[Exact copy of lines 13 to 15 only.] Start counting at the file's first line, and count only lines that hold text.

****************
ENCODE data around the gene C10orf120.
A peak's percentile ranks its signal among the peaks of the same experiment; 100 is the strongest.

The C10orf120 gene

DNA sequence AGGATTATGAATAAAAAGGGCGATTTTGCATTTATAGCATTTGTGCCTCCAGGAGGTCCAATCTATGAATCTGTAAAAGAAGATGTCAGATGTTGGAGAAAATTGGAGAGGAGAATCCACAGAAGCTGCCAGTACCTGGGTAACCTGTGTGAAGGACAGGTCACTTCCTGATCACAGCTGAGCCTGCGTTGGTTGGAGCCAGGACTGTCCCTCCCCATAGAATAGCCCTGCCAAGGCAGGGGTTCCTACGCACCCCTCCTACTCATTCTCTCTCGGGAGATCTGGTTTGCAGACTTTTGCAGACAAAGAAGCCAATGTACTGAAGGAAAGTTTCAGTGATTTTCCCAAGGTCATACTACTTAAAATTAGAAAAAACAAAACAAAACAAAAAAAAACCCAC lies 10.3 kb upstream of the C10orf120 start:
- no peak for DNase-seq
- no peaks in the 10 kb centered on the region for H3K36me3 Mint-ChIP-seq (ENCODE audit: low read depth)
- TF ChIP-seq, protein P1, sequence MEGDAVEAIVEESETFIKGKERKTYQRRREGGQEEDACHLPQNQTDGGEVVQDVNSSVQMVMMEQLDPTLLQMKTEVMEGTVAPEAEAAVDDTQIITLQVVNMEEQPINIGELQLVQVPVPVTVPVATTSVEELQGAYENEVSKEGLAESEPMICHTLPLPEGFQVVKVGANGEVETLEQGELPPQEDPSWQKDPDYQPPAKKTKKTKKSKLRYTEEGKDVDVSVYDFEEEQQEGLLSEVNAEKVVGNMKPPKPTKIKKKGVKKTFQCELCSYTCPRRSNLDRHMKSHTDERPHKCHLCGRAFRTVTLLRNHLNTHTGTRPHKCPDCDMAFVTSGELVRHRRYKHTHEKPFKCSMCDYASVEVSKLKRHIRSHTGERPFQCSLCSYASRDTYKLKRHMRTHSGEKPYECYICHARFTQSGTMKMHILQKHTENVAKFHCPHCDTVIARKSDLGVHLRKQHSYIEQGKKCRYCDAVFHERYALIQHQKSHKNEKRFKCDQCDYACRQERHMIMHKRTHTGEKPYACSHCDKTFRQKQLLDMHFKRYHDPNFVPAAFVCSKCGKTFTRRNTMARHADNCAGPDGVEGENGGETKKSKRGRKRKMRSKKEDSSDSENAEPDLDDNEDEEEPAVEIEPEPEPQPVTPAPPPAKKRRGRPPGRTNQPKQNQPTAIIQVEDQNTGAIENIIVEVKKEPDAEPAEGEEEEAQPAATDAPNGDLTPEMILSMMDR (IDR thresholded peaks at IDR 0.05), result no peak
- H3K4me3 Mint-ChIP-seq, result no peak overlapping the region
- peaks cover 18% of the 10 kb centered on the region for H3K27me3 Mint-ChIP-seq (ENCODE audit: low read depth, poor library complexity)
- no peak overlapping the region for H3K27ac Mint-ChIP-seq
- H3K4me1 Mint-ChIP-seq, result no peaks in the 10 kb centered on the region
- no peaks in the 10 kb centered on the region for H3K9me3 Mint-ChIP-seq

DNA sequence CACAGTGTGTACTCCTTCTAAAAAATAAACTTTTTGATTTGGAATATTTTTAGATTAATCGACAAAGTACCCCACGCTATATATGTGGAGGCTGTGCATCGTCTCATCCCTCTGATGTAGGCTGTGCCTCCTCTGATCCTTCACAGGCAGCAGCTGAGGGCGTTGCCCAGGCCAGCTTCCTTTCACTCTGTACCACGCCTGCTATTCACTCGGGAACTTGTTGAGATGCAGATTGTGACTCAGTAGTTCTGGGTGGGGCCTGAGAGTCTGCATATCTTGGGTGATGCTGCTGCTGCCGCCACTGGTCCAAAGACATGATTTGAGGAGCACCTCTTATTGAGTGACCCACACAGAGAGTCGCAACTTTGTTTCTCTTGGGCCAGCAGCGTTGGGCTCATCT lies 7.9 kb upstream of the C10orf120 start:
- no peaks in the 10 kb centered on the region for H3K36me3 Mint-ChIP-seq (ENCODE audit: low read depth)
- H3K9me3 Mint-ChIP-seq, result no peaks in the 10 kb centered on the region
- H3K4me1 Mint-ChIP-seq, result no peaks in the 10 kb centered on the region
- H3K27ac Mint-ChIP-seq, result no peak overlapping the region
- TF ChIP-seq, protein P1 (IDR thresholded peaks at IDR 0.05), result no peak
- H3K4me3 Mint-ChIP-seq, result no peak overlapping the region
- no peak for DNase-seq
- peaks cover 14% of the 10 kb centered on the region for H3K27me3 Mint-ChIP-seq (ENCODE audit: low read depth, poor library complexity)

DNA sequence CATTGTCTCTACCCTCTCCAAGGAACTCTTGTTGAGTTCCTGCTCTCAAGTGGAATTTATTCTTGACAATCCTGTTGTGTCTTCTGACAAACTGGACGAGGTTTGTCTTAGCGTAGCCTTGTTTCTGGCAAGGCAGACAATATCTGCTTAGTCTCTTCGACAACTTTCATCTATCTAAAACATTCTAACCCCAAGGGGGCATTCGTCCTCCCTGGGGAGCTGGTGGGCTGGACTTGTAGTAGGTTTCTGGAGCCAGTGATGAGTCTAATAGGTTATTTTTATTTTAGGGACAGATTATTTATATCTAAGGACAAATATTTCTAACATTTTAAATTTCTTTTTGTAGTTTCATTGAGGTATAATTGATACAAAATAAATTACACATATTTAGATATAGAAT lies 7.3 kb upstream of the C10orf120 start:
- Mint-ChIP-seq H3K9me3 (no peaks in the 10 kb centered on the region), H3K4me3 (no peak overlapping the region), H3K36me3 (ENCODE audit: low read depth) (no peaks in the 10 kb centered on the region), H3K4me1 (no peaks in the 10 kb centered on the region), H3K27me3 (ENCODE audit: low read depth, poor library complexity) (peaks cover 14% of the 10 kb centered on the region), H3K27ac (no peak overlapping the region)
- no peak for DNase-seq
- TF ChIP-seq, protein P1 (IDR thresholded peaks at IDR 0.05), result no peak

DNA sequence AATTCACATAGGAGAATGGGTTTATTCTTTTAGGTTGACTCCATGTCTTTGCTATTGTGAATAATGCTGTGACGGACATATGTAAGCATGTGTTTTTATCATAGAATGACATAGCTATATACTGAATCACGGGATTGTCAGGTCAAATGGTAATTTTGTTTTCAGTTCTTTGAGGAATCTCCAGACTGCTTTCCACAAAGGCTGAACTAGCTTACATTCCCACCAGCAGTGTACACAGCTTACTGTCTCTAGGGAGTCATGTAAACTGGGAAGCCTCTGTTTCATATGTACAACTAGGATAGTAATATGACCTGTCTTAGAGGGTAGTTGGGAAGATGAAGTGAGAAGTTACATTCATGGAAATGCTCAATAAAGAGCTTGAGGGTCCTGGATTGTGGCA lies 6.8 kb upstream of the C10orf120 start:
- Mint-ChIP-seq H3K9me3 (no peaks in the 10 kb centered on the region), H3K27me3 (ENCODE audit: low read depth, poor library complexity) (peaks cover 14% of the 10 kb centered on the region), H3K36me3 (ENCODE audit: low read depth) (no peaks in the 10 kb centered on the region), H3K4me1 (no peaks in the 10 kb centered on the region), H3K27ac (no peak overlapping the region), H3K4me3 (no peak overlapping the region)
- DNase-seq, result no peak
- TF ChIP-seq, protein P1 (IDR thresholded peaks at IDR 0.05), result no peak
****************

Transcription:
DNA sequence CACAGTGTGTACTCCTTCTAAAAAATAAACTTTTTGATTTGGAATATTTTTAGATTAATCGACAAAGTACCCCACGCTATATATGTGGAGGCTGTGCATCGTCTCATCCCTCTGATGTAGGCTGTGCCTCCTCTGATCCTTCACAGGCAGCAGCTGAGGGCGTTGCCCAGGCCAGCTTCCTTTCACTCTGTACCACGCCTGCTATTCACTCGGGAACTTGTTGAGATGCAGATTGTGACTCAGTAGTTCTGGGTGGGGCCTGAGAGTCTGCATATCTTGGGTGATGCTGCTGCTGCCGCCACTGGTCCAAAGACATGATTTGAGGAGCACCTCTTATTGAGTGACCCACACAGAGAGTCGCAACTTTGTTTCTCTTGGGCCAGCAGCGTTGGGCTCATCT lies 7.9 kb upstream of the C10orf120 start:
- no peaks in the 10 kb centered on the region for H3K36me3 Mint-ChIP-seq (ENCODE audit: low read depth)
- H3K9me3 Mint-ChIP-seq, result no peaks in the 10 kb centered on the region